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things NOT to ask/say to a baker! - Page 47

post #691 of 3007
Quote:
Originally Posted by sixinarow View Post

Here's one--  Since you're just starting out, how about you give me a 3 tiered-fondant-covered-modeling-chocolate-figure-toppered-6-flavored-torted cake for my daughter's bridal shower..in 2 days. It'll be good for you and give you lots of exposure.
How kind of you to think of me but I'd rather GIVE you a poke in the eye. That'd work better for my schedule. icon_biggrin.gif


I got that too once! Just laughed it off to show them how ridiculous that is ' ha ha your so funny!'
post #692 of 3007

Costumeczar I know all about the proteins in the different flours but they are only fairly new here as I said.  I have also never seen a recipe in an Australian cookbook that calls for cake flour.  Is it something that pops up regularly in Overseas books?  I wonder if different recipes are formulated slightly differently to account for the different flours.  I make wonderful cake but I will say I am very careful about not over mixing once the flour goes in.

post #693 of 3007

Word, you don't need to do any blessing for cake, and as long as your utensils are clean it's cool. Most commercial fondants are suitable for vegetarians as well, it's the homemade ones that are made with gelatin.

I'm assuming everyone washes their spatulas after sticking them into a great big piece of pig. Joke.
 

"Taste your words before you feed them to people."
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"Taste your words before you feed them to people."
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post #694 of 3007
Quote:
Originally Posted by cazza1 View Post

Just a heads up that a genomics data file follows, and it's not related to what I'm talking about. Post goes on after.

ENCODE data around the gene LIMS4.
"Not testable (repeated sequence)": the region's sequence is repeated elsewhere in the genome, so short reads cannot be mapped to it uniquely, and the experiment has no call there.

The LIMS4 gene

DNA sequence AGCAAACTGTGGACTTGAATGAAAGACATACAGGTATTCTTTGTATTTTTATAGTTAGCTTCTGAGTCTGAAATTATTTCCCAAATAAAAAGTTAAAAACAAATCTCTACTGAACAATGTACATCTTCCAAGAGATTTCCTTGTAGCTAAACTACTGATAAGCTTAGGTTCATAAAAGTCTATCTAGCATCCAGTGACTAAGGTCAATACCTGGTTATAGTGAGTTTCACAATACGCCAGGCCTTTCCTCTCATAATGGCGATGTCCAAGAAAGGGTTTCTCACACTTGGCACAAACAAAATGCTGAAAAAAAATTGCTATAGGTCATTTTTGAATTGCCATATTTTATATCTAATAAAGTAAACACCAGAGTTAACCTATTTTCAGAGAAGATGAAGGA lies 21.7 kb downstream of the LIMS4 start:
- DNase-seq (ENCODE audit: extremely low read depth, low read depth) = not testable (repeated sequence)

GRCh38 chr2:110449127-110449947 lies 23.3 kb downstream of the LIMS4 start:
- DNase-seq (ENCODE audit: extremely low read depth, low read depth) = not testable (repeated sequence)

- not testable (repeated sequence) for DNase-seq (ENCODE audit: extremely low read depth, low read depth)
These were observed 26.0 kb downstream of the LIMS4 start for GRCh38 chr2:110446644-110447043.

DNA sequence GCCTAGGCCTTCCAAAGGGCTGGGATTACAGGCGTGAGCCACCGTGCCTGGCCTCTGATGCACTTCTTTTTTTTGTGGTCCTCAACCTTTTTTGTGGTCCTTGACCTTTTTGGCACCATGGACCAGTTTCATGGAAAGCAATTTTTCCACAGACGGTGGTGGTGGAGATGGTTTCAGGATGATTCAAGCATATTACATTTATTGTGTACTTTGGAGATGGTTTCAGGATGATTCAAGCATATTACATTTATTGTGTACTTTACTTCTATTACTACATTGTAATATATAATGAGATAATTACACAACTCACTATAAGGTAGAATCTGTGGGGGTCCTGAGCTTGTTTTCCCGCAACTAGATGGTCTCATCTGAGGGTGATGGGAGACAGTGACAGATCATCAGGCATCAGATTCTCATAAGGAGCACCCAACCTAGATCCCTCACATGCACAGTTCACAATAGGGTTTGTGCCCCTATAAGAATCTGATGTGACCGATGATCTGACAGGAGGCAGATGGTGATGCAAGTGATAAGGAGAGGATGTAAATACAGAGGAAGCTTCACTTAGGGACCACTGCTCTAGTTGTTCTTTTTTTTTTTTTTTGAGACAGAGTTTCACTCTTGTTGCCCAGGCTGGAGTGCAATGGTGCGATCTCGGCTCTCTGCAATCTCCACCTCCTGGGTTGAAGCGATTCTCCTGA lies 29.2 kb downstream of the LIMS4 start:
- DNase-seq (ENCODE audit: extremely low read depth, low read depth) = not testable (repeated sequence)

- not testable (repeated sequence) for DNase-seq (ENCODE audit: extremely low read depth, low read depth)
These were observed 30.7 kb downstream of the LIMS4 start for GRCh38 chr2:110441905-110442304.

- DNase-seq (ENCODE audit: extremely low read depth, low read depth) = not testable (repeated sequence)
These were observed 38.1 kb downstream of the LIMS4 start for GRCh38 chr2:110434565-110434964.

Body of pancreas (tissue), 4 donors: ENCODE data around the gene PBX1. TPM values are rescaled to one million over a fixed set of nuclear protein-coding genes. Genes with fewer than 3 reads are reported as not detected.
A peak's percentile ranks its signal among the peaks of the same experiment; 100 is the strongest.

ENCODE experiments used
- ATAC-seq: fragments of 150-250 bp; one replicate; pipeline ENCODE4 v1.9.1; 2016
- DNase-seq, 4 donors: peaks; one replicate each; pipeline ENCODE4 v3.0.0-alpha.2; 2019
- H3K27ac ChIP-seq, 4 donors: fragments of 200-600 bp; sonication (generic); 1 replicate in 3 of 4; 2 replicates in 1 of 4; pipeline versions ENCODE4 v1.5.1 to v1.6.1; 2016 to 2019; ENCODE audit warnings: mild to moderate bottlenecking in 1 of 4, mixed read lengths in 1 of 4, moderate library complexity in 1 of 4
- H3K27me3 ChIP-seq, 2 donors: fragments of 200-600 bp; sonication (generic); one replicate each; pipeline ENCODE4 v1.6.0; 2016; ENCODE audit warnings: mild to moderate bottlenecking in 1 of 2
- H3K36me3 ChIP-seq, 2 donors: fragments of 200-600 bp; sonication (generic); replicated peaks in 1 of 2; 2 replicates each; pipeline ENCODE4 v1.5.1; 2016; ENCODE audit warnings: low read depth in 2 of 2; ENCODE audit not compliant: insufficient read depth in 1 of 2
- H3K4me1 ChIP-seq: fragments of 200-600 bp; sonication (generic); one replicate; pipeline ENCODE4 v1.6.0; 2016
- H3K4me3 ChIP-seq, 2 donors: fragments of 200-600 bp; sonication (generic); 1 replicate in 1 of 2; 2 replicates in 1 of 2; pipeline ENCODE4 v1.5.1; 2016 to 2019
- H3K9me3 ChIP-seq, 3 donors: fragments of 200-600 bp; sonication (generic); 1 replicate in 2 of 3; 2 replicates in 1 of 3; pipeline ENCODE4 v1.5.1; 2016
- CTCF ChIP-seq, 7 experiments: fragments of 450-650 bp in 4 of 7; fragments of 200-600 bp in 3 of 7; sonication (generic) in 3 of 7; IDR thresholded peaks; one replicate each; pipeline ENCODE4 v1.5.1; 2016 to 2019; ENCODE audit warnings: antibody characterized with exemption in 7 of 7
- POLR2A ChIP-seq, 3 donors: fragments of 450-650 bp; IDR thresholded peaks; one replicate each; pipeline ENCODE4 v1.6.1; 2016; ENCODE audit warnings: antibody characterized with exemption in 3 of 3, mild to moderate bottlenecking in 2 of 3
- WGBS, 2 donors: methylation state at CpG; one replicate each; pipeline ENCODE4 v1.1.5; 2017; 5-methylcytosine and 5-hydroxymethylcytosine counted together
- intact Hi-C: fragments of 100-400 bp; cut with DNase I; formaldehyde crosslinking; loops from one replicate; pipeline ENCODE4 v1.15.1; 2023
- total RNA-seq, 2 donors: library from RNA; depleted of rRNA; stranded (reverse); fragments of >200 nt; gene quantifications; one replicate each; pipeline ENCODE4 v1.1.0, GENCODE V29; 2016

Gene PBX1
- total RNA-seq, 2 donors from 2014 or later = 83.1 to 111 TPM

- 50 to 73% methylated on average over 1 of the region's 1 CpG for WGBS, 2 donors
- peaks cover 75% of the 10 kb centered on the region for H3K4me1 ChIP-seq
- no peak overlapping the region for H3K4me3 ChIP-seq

Costumeczar I know all about the proteins in the different flours but they are only fairly new here as I said.  I have also never seen a recipe in an Australian cookbook that calls for cake flour.  Is it something that pops up regularly in Overseas books?  I wonder if different recipes are formulated slightly differently to account for the different flours.  I make wonderful cake but I will say I am very careful about not over mixing once the flour goes in.

In the UK, from what I know we don't have cake flour readily available, always thought it was an American thing too. Recipes generally either call for plain or self-raising flour. When I get a recipe online sometimes it calls for cake flour, I tried a substitute once, If I remember correctly you substitute some plain flour for cornflour, don't know the ratios from memory, didn't notice that much of a difference.
post #695 of 3007
Quote:
Originally Posted by meriem View Post

I'm a Muslim, a halal cake is petty easy to accomplish. The food doesn't need to be blessed, the only time food is blessed is when meat is being slaughtered (not applicable to cakes) and when we actually eat ( we say 'bismillah' in the name of Allah). In terms of cakes it just needs to be 100% alcohol free so including vanilla extract ( I use beans or the paste) and gelatine free. I have never been taught of not using the same spatula as you would use in another cake ( you do wash it right!) things don't need to be 100% separate as long as no contamination occurs. And yes kosher and halal are very similar (kosher IMO slightly more strict) if it's kosher then Muslims can eat it! With regards to the op I don't see why you can't list the ingredients just to keep your costumer's mind at ease